The plan, which Syria agreed to on Dec. 19, demands that the government remove its security forces and heavy weapons from cities, start talks with the opposition and allow human rights workers and journalists into the country. It also calls for the release of all political prisoners.
Thousands gather outside mosque
As word spread Thursday morning that the observers would be visiting Douma — which saw an intense government crackdown in the early days of the uprising — thousands of people began gathering outside the Grand Mosque, calling for Assad's downfall and for international protection for civilians.
Amateur videos posted on the Internet showed protesters in Douma facing off with Syrian soldiers, shouting "Freedom, Freedom!" Troops then opened fire to disperse the protesters, whose numbers had swelled to around 20,000.
"It came like rain, they used heavy machine-guns, Kalashnikovs, everything," said Abdel-Bari.
Four people were killed and scores others wounded, said Abdel-Bari and various activist groups.
Rami Abdul-Rahman, head of the British-based Syrian Observatory for Human Rights, said cars belonging to the Arab League monitors were seen in front of a municipal building close to the mosque around the same time.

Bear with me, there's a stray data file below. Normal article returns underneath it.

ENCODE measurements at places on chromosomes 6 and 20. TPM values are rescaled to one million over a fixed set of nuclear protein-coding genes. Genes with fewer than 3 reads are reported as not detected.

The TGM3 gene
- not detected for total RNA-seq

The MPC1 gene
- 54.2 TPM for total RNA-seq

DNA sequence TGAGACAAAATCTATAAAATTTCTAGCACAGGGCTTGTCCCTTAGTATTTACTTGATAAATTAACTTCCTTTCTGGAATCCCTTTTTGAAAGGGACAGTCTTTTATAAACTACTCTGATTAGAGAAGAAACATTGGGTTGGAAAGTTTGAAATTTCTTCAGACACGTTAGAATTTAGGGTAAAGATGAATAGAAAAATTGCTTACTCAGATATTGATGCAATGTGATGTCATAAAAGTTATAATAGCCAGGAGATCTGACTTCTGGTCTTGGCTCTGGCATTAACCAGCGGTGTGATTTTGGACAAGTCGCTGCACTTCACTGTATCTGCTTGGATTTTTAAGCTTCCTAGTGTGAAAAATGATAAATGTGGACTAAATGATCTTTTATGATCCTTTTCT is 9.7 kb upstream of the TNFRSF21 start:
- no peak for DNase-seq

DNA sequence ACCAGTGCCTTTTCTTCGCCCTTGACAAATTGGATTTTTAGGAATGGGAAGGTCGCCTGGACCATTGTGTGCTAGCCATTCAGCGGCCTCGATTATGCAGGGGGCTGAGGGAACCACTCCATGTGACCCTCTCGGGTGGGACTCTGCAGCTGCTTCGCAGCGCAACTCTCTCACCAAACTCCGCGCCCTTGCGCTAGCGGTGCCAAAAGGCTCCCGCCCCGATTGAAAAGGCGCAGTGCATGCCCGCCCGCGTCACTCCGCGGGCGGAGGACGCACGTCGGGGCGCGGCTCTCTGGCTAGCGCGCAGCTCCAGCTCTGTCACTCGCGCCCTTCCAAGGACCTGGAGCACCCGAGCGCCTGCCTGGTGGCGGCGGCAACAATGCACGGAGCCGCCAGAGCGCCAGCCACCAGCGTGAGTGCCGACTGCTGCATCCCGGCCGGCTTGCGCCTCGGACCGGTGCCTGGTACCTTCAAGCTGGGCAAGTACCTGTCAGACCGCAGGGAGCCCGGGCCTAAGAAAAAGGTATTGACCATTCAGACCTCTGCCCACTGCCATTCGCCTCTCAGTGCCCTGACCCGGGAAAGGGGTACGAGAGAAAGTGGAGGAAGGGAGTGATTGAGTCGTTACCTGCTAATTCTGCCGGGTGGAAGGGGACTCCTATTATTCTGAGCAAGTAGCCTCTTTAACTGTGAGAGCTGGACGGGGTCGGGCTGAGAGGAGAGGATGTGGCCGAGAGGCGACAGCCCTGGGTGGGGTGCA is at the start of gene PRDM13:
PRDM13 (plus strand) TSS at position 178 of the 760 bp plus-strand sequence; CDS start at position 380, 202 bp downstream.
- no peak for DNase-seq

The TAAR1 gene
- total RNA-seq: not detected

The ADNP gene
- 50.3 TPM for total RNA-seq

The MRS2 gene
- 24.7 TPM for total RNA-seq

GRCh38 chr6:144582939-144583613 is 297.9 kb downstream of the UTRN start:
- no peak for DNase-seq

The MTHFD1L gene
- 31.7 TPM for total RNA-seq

But after the killings, Abdul-Rahman and Abdel-Bari said the monitors were barred by security officials from entering Douma and the situation quickly deteriorated. A witness said angry citizens closed off streets with rocks and garbage containers and thousands of people returned to the area around the Grand Mosque to stage a sit-in.
Troops also surrounded a mosque in Damascus' central neighbourhood of Midan and tossed tear gas canisters at hundreds of people calling for the downfall of the regime.
In the northern Idlib province, some 150,000 protesters took to the streets — more than on any other day recently, the Observatory said.
"The presence of monitors is a source of comfort to the Syrian street and breaks the barrier of fear for those who were hesitant about protesting," said Abdul-Rahman.
Although the violence against protesters has not stopped, he said the death toll would have probably been double what it is had there been no monitors on the ground.
Much of the bloodshed of the past few days appeared to be a desperate attempt by authorities to keep protesters from gaining ground for multiple mass sit-ins where they can recreate the model of Cairo's Tahrir Square. The two-week sit-in at Tahrir brought down longtime authoritarian ruler Hosni Mubarak in February and inspired other uprisings across the Arab world.